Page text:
Fertility Testing for Men: What's Involved and 4 Changes to Improve Sperm Count
Infertility does not discriminate and is not sexist. It can strike men and women in almost exactly the same ratio.
Male factor issues account for 40% of all infertility problems, exactly the same percentage for a woman having a fertility challenge.
The other 20% of the time? It's either a combination of problems or idiopathic (unexplained) infertility. Testing both partners is imperative to understanding the whole fertility picture, adding crucial information for the most effective fertility treatment.
Even great results can be improved, as changes in lifestyle can improve sperm counts.
Remember, Fertility Testing for Men is 50% of the Picture
If you are a woman reading this, maybe you've already been to your Obstetrician/Gynecologist. They tell you, "you're fine!" You're menstruating regularly, every 24-36 days. Maybe you've bought ovulation kits and and you're seeing that you are ovulating normally and within the right time frame. Or you're using an app that shows you when is the right time of the month to have sex. You're doing it all right.
You're missing half the picture.
Get the whole picture by having your partner tested.
If you're a guy reading this and you're trying to have a baby, get your sperm tested. Your DNA contribution is 50% of a baby; it's how they get your eyes or chin. Having the baby that you've been hoping for may depend on checking your fertility.
Fertility Testing for Men is Inexpensive and Simple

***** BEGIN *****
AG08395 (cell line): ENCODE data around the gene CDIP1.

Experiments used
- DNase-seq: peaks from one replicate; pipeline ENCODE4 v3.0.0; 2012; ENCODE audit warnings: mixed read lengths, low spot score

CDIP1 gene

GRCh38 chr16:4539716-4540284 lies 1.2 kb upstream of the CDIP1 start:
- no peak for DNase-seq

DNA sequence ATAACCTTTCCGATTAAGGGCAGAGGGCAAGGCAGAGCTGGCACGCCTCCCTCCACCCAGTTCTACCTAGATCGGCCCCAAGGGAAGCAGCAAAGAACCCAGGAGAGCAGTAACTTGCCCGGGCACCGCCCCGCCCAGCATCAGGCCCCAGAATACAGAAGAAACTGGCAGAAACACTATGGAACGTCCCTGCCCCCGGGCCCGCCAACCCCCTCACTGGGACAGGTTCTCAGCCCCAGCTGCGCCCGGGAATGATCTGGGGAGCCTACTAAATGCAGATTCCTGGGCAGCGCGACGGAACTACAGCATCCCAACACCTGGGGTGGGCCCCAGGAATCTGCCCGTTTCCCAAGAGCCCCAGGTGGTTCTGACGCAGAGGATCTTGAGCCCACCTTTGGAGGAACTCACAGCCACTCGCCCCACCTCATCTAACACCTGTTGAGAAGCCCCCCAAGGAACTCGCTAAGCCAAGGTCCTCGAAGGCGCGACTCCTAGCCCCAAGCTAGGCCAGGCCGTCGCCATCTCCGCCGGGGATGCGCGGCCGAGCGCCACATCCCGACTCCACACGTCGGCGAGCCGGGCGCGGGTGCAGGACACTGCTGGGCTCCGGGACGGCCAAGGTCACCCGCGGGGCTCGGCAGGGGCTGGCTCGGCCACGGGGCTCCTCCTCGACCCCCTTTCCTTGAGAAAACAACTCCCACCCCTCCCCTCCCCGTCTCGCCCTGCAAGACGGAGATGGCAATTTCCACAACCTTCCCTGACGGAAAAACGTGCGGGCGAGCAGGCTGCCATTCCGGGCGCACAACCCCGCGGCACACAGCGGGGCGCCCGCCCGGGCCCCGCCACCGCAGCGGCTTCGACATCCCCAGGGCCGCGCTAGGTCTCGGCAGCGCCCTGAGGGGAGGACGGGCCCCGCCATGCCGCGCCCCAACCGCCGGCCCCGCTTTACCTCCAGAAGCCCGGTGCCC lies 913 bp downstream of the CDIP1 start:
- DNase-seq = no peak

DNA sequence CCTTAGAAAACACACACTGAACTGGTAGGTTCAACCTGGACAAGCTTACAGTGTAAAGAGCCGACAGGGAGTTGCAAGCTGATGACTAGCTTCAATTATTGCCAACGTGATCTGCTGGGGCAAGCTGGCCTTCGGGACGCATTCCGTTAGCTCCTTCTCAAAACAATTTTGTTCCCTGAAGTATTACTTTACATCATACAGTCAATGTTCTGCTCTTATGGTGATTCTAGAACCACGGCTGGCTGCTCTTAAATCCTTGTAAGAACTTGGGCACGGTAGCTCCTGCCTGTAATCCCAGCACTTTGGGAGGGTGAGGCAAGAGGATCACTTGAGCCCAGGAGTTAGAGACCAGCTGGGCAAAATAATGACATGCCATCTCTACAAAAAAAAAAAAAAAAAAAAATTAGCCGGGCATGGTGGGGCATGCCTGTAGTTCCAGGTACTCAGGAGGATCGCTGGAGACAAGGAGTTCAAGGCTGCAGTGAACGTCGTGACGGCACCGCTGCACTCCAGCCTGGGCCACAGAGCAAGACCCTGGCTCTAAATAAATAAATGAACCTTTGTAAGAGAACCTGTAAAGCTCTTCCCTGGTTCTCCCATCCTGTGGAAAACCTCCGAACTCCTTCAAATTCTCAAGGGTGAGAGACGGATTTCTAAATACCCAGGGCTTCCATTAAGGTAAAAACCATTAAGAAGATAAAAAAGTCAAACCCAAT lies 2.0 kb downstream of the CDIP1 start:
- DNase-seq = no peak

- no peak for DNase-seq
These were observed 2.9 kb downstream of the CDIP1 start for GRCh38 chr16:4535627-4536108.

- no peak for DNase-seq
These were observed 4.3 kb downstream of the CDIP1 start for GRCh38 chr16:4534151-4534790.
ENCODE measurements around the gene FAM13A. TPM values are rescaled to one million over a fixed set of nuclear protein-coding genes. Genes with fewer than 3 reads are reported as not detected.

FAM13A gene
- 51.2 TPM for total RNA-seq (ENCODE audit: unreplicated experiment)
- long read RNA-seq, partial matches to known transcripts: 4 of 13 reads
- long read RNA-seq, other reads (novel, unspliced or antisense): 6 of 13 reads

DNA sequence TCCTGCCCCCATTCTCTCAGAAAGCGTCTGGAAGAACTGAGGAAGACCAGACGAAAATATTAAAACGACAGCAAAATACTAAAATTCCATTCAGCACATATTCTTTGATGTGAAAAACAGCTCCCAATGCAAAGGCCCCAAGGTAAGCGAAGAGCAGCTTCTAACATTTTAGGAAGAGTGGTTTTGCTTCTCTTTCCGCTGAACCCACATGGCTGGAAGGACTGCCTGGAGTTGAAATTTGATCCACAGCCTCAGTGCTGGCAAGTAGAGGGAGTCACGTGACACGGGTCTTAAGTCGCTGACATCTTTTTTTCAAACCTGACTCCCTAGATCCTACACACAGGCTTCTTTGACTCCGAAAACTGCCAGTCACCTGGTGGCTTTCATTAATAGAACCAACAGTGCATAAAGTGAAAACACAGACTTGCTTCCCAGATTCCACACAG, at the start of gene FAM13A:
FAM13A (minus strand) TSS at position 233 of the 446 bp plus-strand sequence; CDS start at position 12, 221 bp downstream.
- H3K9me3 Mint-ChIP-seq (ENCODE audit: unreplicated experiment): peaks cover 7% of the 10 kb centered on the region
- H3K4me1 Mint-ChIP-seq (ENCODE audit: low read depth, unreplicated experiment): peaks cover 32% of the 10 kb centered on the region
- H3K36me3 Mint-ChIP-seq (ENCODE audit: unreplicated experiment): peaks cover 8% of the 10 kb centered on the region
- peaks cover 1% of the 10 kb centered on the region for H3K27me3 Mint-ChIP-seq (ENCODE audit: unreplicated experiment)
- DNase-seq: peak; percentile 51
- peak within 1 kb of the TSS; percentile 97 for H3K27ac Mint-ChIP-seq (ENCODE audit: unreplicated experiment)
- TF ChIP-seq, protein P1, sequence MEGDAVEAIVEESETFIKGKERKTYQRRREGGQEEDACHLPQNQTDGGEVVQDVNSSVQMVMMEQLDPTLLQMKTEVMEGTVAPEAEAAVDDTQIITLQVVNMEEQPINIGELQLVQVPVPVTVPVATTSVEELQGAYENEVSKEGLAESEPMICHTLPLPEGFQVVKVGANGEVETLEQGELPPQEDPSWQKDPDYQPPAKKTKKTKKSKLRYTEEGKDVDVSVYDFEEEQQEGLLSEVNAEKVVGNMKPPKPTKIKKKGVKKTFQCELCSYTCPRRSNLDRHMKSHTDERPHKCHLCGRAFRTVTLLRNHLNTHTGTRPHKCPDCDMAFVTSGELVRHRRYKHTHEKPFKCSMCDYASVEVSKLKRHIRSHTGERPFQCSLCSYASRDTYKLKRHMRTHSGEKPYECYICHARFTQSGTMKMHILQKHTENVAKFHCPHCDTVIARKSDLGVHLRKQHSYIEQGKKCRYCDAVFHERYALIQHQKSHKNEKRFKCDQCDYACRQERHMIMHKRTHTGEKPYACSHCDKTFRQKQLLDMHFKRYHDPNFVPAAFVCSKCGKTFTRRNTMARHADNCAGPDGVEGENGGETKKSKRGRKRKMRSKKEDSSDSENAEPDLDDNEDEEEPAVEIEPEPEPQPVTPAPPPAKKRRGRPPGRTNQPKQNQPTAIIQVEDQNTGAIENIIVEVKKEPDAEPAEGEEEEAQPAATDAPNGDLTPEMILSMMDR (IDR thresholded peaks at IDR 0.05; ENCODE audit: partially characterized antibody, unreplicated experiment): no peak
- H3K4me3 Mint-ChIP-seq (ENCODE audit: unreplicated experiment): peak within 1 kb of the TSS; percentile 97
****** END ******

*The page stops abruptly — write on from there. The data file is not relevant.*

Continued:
Fertility testing for men is also inexpensive and non invasive. You get a kit with everything you need inside, including detailed instructions ranging from how long to abstain from sex (only 2-5 days) to scheduling an appointment to drop off the semen sample so the lab who's examining it is prepared for you.
Most semen testing is covered by your insurance company, but do ask to make sure.
What's Involved in a Semen Analysis
For men, fertility pretty much hinges on having healthy sperm, so semen analysis is the most important test for the male half of a couple that is experiencing fertility issues. It is an inexpensive test that should be done early in any infertility evaluation.
Usually two or more semen samples, taken at separate intervals, are analyzed because it’s normal for sperm counts to fluctuate. The analysis requires abstinence for two to three days. The specimen is collected directly into a clean container.
The semen sample is examined in a laboratory for quantity and the presence of infections or blood. Then a detailed sperm analysis is done to determine the number of sperm present and any abnormalities in their size, shape and structure (morphology) and movement (motility).
Low sperm count is also called oligospermia. Theoretically, it only takes one sperm to fertilize an egg, but the odds of one sperm reaching the egg are very low. Consequently, a low sperm count reduces a man’s chances of fathering a child. An urologist can suggest medical or surgical treatments to increase those odds, and men are advised to avoid smoking, excessive drinking and illegal drugs, maintain a healthy weight, and stay out of sources of excessive heat (like tubs and saunas) that can temporarily reduce sperm count.